All ETDs from UAB

Advisory Committee Chair

Jianhua Zhang

Advisory Committee Members

Shannon Bailey

Steven Carroll

Helen Kim

Aimee Landar

Andy West

Document Type

Dissertation

Date of Award

2012

Degree Name by School

Doctor of Philosophy (PhD) Heersink School of Medicine

Abstract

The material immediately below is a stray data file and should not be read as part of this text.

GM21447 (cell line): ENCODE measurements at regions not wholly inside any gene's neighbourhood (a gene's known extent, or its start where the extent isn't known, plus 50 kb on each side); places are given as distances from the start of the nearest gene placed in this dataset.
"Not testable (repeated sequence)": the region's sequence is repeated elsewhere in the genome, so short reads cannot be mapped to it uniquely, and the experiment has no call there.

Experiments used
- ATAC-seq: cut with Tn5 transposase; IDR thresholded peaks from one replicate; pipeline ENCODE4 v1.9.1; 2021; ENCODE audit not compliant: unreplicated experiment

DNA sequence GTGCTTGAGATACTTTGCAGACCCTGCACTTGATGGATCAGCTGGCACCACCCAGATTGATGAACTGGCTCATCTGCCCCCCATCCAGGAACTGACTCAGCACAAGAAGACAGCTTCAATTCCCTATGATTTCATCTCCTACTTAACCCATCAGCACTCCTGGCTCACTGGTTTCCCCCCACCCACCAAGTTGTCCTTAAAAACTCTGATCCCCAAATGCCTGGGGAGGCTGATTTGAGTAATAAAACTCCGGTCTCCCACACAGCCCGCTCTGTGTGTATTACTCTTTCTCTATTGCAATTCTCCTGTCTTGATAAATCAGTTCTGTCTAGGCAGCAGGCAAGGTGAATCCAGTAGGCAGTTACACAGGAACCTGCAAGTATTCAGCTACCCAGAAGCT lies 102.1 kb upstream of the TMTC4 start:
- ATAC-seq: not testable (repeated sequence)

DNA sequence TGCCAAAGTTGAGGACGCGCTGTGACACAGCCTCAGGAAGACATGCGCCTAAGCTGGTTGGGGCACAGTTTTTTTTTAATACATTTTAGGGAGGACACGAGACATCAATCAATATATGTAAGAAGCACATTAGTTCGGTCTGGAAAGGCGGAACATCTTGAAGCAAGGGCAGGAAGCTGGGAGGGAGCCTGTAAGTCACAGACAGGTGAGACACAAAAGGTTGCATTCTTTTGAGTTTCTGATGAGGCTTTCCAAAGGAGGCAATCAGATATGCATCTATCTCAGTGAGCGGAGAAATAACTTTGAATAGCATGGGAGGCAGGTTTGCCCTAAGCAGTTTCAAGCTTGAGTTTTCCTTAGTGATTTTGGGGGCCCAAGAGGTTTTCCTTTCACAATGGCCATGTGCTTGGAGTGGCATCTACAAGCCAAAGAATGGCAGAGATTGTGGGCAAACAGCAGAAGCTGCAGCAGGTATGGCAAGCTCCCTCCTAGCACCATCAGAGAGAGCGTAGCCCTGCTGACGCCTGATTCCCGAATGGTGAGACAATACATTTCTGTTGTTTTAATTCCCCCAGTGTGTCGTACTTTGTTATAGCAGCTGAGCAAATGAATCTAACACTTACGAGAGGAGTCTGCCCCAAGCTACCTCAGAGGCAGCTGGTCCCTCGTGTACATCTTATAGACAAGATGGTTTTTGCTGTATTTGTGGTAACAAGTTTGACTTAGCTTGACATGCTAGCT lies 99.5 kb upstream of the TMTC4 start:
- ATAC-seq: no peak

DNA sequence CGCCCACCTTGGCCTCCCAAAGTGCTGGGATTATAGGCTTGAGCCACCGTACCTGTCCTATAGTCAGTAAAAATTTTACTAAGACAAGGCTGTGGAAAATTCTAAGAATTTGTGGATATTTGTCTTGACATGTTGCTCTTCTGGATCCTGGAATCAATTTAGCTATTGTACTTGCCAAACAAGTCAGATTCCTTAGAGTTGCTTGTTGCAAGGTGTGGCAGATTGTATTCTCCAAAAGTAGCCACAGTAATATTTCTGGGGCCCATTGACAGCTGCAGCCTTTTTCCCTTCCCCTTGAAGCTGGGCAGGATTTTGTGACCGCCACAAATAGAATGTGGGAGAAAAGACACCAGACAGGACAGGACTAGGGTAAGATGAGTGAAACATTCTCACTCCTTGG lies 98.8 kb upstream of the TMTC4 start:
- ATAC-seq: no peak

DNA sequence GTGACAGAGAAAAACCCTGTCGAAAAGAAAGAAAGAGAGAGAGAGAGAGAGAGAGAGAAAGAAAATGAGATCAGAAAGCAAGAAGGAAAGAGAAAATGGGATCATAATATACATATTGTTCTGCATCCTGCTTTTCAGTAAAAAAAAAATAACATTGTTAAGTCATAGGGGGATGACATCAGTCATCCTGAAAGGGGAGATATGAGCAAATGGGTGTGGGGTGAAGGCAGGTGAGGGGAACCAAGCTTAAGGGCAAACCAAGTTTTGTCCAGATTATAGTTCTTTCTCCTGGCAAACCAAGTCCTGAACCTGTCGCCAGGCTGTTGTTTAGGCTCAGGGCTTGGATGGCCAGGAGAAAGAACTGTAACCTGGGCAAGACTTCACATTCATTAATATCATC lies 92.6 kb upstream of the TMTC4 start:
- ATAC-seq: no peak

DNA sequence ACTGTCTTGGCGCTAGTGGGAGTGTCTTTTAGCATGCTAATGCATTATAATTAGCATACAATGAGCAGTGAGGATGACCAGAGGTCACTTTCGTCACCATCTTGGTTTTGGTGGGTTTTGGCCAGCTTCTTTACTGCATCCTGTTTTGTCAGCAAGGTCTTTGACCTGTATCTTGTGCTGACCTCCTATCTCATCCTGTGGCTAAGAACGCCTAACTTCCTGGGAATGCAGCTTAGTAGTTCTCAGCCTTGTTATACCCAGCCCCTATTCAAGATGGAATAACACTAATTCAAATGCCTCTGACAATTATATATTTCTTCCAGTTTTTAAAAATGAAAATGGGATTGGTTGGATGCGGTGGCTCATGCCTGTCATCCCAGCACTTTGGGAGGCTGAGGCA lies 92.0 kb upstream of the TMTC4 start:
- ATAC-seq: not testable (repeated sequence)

Neurodegenerative disease encompasses a wide range of conditions and pathologies that can manifest at any age depending on the etiology. A major factor in both early onset and age-related neurodegeneration is mitochondrial dysfunction. To investigate how mitochondrial bioenergetics is affected by cellular stress, we used an in vitro culture system to examine mitochondrial function in response to oxidative stress. We also studied an in vivo model of neuronal ceroid lipofuscinosis to determine the impact of deficient autophagy-lysosomal activity on mitochondrial morphology, composition and function. In vitro we found that retinoic acid-induced differentiation of dopaminergic neuroblastoma SH-SY5Y cells exhibited increased mitochondrial membrane potential, and no change in mitochondrial number. The differentiated cells also exhibited greater stimulation of mitochondrial respiration with uncoupling and an increased bioenergetic reserve capacity, which was suppressed by the inhibitor of glycolysis, 2-deoxy-D-glucose (2-DG). Differentiated cells were substantially more resistant to cytotoxicity and mitochondrial dysfunction induced by the reactive lipid species 4-hydroxynonenal (HNE) or the reactive oxygen species generator 2,3-dimethoxy-1,4-naphthoquinone (DMNQ). In vivo, deficiency in lysosomal protease Cathepsin D (CD) resulted in increased autophagosomes, lysosomal storage of autofluorescent lipofuscin pigment, decreased turnover of lysosomal substrates and neurodegeneration. Our prior studies demonstrated that CD knockout (CD-/-) mouse at postnatal day 25 (P25) accumulated endogenous α- synuclein and ubiquitinated protein, and had increased parkin mRNA, in the brain. Because autophagy and Parkin are important for mitochondrial quality control, we determined whether brains of CD-/- mice exhibited changes in mitochondrial composition, mitophagy signaling, mitochondrial morphology or function. We found a significant decrease in fission protein Drp1 in both P1 and P21 CD-/- brains and an increase in cytochrome oxidase subunit IV in P21 brain. However total mtDNA levels and average mitochondrial areas were similar between CD wild-type (CD+/+) and CD-/- cortex. Interestingly, PGC1-α mRNA was decreased and complex IV activity was decreased in CD-/- cortex, suggesting that in response to decreased autophagic flux downstream of CD deficiency, mitochondrial homeostasis is altered. Importantly the above changes occur before signs of neurodegeneration or accumulation of α- synuclein. Together, this thesis provided new information regarding factors important for mitochondrial quality control.

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